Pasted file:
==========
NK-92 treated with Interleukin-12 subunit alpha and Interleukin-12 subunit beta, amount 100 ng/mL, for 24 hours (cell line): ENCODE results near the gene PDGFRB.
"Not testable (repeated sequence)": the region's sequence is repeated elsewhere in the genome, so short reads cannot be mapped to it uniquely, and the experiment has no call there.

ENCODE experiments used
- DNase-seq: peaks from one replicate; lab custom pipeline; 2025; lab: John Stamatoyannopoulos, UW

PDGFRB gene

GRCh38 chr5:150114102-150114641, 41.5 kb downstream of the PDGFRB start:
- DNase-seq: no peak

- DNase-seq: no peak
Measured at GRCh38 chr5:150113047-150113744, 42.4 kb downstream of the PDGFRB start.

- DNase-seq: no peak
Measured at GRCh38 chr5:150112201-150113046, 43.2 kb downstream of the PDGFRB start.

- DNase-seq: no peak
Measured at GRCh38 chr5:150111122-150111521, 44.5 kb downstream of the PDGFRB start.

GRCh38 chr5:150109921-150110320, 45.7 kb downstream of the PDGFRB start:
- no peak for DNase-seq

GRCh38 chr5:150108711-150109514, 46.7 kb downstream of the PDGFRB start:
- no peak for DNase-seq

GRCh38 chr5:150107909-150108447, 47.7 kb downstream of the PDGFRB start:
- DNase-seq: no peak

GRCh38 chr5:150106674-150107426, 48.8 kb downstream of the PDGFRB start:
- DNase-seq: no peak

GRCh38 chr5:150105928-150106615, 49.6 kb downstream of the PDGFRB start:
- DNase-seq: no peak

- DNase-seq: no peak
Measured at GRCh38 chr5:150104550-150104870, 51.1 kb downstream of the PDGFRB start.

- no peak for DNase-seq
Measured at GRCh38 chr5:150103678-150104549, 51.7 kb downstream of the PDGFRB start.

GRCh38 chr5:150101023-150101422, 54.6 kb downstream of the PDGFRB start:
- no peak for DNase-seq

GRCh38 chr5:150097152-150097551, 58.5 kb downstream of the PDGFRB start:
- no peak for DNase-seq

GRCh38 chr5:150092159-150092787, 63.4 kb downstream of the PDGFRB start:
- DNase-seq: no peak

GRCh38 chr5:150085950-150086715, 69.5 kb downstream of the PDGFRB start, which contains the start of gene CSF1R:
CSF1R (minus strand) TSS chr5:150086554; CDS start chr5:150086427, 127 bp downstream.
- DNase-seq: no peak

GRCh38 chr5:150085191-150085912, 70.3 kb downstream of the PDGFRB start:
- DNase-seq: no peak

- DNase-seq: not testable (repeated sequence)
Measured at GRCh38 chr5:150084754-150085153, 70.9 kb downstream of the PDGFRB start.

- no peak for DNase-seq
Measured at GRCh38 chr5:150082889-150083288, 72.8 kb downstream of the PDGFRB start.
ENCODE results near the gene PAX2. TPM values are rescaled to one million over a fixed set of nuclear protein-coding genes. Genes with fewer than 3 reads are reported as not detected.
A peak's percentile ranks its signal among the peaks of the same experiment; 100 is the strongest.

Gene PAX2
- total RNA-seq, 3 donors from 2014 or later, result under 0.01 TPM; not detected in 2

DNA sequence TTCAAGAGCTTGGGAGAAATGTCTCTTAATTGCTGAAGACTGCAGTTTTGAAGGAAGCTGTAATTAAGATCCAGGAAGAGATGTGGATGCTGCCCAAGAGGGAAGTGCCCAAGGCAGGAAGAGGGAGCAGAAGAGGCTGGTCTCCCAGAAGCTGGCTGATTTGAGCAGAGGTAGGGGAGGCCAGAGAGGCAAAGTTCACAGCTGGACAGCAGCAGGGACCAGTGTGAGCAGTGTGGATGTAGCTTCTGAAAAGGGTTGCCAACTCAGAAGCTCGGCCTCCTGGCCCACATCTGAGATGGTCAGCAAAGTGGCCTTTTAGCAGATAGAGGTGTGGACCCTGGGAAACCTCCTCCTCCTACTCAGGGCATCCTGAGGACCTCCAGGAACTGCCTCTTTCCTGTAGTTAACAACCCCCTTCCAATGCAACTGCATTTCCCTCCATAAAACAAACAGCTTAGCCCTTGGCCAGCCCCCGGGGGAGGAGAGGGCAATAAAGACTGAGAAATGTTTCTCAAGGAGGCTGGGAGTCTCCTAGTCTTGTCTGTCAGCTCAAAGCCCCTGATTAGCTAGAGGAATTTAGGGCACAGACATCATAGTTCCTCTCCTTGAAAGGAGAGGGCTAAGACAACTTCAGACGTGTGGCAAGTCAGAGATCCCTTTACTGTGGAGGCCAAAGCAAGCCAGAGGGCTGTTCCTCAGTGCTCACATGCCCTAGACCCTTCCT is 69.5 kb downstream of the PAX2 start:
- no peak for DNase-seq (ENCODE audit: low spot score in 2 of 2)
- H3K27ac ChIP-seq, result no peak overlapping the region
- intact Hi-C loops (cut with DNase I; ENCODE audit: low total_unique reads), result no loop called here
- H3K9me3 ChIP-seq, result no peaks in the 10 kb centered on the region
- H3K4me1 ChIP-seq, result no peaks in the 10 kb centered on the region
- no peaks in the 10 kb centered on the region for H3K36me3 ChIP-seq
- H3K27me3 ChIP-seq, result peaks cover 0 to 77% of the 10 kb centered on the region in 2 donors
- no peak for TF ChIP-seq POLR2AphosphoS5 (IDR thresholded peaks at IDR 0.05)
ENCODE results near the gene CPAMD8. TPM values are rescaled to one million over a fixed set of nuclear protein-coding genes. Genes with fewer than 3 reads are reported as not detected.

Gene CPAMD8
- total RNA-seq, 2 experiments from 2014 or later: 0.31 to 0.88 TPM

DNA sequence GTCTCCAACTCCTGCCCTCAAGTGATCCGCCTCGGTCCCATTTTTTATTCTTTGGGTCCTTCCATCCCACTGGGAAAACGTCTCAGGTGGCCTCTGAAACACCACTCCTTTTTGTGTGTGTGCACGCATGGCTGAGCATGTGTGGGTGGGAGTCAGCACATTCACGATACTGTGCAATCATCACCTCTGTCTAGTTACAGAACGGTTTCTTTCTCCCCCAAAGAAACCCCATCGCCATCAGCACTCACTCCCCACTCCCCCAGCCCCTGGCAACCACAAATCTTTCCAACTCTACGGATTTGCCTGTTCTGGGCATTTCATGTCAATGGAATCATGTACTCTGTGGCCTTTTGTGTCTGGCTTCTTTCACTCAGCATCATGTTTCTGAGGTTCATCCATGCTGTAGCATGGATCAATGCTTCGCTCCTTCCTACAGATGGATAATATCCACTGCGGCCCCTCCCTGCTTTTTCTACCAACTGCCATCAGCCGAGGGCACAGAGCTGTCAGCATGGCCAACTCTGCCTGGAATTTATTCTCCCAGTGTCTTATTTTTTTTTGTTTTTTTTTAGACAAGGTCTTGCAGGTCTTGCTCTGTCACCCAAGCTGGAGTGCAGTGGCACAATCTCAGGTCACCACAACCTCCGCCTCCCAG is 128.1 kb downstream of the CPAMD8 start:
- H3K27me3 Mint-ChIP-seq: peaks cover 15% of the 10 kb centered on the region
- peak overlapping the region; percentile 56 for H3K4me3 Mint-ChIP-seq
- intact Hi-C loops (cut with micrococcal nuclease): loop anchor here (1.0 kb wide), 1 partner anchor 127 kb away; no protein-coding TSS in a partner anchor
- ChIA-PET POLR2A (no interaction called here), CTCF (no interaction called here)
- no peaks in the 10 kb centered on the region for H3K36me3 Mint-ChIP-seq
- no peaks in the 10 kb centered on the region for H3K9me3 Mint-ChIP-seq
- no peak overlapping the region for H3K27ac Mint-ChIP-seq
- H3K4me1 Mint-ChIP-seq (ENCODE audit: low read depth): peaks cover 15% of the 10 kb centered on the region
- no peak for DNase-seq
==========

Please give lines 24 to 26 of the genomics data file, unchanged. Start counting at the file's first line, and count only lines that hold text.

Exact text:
- DNase-seq: no peak
Measured at GRCh38 chr5:150104550-150104870, 51.1 kb downstream of the PDGFRB start.

- no peak for DNase-seq